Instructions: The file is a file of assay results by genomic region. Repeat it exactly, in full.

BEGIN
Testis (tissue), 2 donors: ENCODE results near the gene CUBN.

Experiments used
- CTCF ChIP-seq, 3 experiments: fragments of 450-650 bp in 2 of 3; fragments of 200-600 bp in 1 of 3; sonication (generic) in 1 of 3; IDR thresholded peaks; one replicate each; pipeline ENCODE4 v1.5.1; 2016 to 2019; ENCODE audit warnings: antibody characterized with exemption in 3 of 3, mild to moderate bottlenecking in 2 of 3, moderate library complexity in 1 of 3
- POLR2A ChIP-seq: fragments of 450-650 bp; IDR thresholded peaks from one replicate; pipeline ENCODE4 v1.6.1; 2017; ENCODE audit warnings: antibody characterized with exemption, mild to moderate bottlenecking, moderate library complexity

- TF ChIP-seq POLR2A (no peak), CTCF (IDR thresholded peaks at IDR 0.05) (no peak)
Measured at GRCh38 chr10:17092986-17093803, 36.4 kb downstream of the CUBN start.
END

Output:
Testis (tissue), 2 donors: ENCODE results near the gene CUBN.

Experiments used
- CTCF ChIP-seq, 3 experiments: fragments of 450-650 bp in 2 of 3; fragments of 200-600 bp in 1 of 3; sonication (generic) in 1 of 3; IDR thresholded peaks; one replicate each; pipeline ENCODE4 v1.5.1; 2016 to 2019; ENCODE audit warnings: antibody characterized with exemption in 3 of 3, mild to moderate bottlenecking in 2 of 3, moderate library complexity in 1 of 3
- POLR2A ChIP-seq: fragments of 450-650 bp; IDR thresholded peaks from one replicate; pipeline ENCODE4 v1.6.1; 2017; ENCODE audit warnings: antibody characterized with exemption, mild to moderate bottlenecking, moderate library complexity

- TF ChIP-seq POLR2A (no peak), CTCF (IDR thresholded peaks at IDR 0.05) (no peak)
Measured at GRCh38 chr10:17092986-17093803, 36.4 kb downstream of the CUBN start.